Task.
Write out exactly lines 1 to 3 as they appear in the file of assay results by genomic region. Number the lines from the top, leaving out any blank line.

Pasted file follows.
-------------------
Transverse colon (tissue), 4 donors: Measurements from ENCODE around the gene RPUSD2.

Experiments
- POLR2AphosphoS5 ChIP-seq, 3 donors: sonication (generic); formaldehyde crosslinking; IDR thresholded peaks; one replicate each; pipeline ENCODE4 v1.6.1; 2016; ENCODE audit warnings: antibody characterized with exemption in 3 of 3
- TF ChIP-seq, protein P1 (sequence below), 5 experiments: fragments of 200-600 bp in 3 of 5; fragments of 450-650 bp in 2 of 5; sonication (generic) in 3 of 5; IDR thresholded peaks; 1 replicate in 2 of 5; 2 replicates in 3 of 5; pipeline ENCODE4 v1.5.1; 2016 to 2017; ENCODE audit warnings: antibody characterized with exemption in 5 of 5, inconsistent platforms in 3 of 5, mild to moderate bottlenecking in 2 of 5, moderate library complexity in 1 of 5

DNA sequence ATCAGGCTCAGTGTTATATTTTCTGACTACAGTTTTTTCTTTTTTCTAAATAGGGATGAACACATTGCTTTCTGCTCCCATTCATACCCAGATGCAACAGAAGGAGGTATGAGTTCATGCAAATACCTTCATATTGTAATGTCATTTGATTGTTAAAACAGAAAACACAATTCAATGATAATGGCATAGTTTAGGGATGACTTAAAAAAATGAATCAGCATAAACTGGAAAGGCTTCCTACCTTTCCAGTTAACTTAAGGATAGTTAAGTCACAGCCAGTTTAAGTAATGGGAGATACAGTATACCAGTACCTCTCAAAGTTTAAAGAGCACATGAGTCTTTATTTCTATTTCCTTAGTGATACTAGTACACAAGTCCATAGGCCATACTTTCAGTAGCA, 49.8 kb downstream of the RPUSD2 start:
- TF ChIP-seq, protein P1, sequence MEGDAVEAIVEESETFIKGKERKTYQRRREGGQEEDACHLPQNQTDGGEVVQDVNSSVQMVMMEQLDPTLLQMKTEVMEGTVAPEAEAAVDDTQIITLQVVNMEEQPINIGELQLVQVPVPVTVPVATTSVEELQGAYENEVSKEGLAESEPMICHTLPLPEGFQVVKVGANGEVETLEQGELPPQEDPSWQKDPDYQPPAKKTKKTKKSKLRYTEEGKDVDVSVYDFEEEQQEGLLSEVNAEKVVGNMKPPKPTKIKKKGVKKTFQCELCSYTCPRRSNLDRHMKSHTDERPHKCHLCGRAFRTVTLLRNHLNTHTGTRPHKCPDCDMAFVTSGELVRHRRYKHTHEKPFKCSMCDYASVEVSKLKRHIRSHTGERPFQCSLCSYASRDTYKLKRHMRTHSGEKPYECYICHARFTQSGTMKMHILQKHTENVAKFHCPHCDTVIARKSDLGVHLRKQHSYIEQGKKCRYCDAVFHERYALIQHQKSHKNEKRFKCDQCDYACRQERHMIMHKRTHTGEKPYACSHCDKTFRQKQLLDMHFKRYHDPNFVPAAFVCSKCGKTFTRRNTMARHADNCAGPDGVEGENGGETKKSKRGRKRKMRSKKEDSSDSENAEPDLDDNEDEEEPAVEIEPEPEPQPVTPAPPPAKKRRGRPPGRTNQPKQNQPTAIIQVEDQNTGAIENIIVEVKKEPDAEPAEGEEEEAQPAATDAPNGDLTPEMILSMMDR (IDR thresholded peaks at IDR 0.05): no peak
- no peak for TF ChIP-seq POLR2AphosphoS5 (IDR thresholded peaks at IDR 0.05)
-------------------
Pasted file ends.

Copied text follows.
Transverse colon (tissue), 4 donors: Measurements from ENCODE around the gene RPUSD2.

Experiments
- POLR2AphosphoS5 ChIP-seq, 3 donors: sonication (generic); formaldehyde crosslinking; IDR thresholded peaks; one replicate each; pipeline ENCODE4 v1.6.1; 2016; ENCODE audit warnings: antibody characterized with exemption in 3 of 3